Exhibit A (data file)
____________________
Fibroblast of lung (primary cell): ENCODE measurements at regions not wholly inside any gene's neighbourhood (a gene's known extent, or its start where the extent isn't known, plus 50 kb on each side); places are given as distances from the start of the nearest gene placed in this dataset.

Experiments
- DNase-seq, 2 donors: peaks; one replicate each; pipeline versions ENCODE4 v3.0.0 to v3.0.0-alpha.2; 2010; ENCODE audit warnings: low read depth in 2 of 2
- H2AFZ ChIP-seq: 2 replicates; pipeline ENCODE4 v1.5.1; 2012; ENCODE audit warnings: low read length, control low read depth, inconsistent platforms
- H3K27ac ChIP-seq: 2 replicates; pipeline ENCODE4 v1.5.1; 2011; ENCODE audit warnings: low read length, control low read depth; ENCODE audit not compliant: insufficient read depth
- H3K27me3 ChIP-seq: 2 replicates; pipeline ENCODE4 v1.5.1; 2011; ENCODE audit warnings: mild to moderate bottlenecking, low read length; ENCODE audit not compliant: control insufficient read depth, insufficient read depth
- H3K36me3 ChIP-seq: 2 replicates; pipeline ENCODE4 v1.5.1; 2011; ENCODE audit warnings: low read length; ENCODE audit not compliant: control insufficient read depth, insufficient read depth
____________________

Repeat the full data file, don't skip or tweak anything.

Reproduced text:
Fibroblast of lung (primary cell): ENCODE measurements at regions not wholly inside any gene's neighbourhood (a gene's known extent, or its start where the extent isn't known, plus 50 kb on each side); places are given as distances from the start of the nearest gene placed in this dataset.

Experiments
- DNase-seq, 2 donors: peaks; one replicate each; pipeline versions ENCODE4 v3.0.0 to v3.0.0-alpha.2; 2010; ENCODE audit warnings: low read depth in 2 of 2
- H2AFZ ChIP-seq: 2 replicates; pipeline ENCODE4 v1.5.1; 2012; ENCODE audit warnings: low read length, control low read depth, inconsistent platforms
- H3K27ac ChIP-seq: 2 replicates; pipeline ENCODE4 v1.5.1; 2011; ENCODE audit warnings: low read length, control low read depth; ENCODE audit not compliant: insufficient read depth
- H3K27me3 ChIP-seq: 2 replicates; pipeline ENCODE4 v1.5.1; 2011; ENCODE audit warnings: mild to moderate bottlenecking, low read length; ENCODE audit not compliant: control insufficient read depth, insufficient read depth
- H3K36me3 ChIP-seq: 2 replicates; pipeline ENCODE4 v1.5.1; 2011; ENCODE audit warnings: low read length; ENCODE audit not compliant: control insufficient read depth, insufficient read depth